Attack Of The Killer Tomatoes is a 1978 musical horror black comedy film that was produced by J. Stephen Peace and John DeBello, and directed by DeBello based upon an original idea by Costa Dillon. The screenplay was written by Dillon, Peace, and DeBello. The film is a spoof of B movies. Made on a budget of less than $100,000, the story revolves around tomatoes becoming sentient by unknown means and revolting against humanity.
The overall success of the film led to three sequels, all co-written by the same three wirters and directed by DeBello.
The finished version of the film contains footage of a real helicopter crash that occurred during production. In a scene that shows law enforcement officers firing their weapons to ward off tomatoes in a field, a $600,000 Hiller Aircraft UH-12E that had been rented for the production was supposed to have landed in the tomato patch behind the officers, but during the landing, its tail rotor struck the ground, causing the aircraft to spin out of control near the ground, roll over, and burst into flames. The pilot managed to escape without any serious injury. The crash was caught on film as the cameras were rolling at the time and was later worked into the film.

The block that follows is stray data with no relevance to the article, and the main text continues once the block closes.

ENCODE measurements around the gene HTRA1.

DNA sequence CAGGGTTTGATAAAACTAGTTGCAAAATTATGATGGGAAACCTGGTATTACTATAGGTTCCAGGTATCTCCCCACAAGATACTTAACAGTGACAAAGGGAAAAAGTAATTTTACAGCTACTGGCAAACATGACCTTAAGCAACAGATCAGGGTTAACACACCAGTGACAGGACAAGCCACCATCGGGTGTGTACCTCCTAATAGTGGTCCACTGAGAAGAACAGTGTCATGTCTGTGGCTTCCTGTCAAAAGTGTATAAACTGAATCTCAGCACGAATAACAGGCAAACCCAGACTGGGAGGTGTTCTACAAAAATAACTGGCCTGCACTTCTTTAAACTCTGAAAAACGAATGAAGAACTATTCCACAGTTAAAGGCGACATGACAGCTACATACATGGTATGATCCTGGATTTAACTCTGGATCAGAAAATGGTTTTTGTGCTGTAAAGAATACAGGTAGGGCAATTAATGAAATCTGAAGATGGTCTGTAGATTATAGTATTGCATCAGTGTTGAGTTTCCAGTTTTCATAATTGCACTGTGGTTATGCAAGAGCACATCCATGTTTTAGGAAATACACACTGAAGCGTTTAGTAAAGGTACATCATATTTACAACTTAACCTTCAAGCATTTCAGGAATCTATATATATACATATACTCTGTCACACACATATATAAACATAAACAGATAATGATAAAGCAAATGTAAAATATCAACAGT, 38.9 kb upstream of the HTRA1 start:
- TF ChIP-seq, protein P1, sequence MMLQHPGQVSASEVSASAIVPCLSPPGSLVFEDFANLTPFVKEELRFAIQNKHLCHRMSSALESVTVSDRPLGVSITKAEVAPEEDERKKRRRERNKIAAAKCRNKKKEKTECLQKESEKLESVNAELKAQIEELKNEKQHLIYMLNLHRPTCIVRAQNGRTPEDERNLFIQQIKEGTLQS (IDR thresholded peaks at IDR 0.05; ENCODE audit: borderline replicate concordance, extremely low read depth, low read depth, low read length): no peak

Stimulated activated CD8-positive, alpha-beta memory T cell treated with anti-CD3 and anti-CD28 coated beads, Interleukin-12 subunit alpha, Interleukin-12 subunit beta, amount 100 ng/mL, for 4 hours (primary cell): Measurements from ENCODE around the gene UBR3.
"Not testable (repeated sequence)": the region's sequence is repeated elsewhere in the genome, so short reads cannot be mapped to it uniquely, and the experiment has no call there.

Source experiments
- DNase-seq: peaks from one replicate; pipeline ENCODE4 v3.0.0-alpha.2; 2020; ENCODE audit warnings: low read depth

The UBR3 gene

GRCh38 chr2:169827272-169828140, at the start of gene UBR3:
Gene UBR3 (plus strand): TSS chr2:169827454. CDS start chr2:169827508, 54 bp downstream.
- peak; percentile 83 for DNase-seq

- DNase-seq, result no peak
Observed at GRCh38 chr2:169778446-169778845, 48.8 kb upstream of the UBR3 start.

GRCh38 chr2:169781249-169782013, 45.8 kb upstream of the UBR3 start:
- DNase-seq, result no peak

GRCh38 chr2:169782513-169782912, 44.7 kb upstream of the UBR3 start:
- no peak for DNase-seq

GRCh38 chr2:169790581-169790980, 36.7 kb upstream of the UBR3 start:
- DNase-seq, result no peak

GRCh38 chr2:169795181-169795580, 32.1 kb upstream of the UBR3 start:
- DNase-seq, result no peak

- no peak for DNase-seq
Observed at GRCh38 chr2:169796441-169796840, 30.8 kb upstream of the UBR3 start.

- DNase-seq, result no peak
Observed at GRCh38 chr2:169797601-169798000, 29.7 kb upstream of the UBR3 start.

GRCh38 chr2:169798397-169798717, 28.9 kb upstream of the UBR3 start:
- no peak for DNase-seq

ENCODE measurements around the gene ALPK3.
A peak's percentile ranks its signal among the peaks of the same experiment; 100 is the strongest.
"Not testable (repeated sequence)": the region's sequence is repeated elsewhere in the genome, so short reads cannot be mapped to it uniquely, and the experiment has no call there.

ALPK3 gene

The Film Itself (2/5):
It had been many, many years since I had last seen Attack Of The Killer Tomatoes that I had completely forgotten how stupid this movie was. It was so damn stupid and cheesy, that it really made for a fun experience as my wife and I watched this movie last night. While there really isn’t anything that’s significant about this movie that made it a great experience, the cheese factor with the fact that sentient tomatoes are wreaking havoc upon civilization really just screams goofy. Hell, the variety of camera angles that were used throughout this movie helped to add to the experience as there were a few that featured the smaller scale buildings and the use of forced perspective as the crew rolled tomatoes down a piece of plywood.
Picture Quality (5/5):
For a film of this particular caliber, Attack Of The Killer Tomatoes looked really good as I watched this in my living room last night. This particular movie doesn’t really have a call for the use of special effects by any means, and considering its intended purpose from when it was originally released, the upscaled resolution helped my wife and I to better see the added effort that was put into making this silly story happen.
Audio Quality (2/5):
Packaged with an English LPCM 2.0 audio track, Attack Of The Killer Tomatoes doesn’t really offer anything in terms of immersion for its viewers. While I do feel that this is a direct result of the source materials that were available as the production crew were working on making this release available, I feel that they could have put in some more work into remastering the audio track to accompany the improved video quality.
The Packaging (4/5):